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Aesop's Fables: Phaedrus

Book I - XI. Asinus et Leo Venantes (Perry 151)

Virtutis expers, verbis iactans gloriam,
ignotos fallit, notis est derisui.
Venari asello comite cum vellet leo,
contexit illum frutice et admonuit simul
ut insueta voce terreret feras,
fugientes ipse exciperet. Hic auritulus
clamorem subito totis tollit viribus,
novoque turbat bestias miraculo:
quae, dum paventes exitus notos petunt,
leonis adfliguntur horrendo impetu.
Qui postquam caede fessus est, asinum evocat,
iubetque vocem premere. Tunc ille insolens
'Qualis videtur opera tibi vocis meae?'
'Insignis' inquit 'sic ut, nisi nossem tuum
animum genusque, simili fugissem metu'.

The Ass and the Lion Hunting (trans. C. Smart)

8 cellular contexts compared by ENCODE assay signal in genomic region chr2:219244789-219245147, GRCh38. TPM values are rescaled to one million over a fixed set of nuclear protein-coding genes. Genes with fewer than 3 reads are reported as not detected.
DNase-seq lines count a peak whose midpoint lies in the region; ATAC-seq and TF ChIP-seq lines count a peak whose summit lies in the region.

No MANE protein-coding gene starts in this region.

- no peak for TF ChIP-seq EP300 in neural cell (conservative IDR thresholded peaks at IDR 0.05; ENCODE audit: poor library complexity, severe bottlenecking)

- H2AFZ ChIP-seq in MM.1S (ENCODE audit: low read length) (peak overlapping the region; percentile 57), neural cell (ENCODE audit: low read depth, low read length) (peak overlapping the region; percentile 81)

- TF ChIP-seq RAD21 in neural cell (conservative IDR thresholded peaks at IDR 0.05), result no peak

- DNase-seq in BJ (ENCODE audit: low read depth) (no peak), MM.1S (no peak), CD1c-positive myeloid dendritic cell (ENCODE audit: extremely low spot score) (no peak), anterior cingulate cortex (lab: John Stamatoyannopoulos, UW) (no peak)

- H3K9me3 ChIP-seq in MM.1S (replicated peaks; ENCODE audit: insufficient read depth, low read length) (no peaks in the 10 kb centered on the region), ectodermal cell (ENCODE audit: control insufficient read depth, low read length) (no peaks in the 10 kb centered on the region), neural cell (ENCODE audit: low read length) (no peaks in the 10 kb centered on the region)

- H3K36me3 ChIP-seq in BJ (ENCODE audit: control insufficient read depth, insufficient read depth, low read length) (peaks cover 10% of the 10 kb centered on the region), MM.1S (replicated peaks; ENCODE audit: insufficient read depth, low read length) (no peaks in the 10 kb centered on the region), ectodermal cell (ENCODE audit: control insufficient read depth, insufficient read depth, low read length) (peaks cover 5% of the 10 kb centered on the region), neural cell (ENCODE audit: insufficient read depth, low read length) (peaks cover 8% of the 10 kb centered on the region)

A coward, full of pompous speech,
The ignorant may overreach;
But is the laughing-stock of those
Who know how far his valor goes.
Once on a time it came to pass,
The Lion hunted with the Ass,
Whom hiding in the thickest shade
He there proposed should lend him aid,
By trumpeting so strange a bray,
That all the beasts he should dismay,
And drive them o'er the desert heath
Into the lurking Lion's teeth.
Proud of the task, the long-ear'd loon
Struck up such an outrageous tune,
That 'twas a miracle to hear-
The beasts forsake their haunts with fear,
And in the Lion's fangs expired:
Who, being now with slaughter tired,
Call'd out the Ass, whose noise he stops.
The Ass, parading from the copse,
Cried out with most conceited scoff,
"How did my music-piece go off?
So well-were not thy courage known,
Their terror had been all my own!"

Latin text from Phaedrus at The Latin Library (Ad Fontes), English translations from The Fables of Phaedrus Translated into English Verse by Christopher Smart (London: 1913). Ben Perry, Babrius and Phaedrus (Loeb), contains the Latin texts of Phaedrus, with a facing English translation, along with a valuable appendix listing all the Aesop's fables attested in Greek and/or in Latin. Invaluable.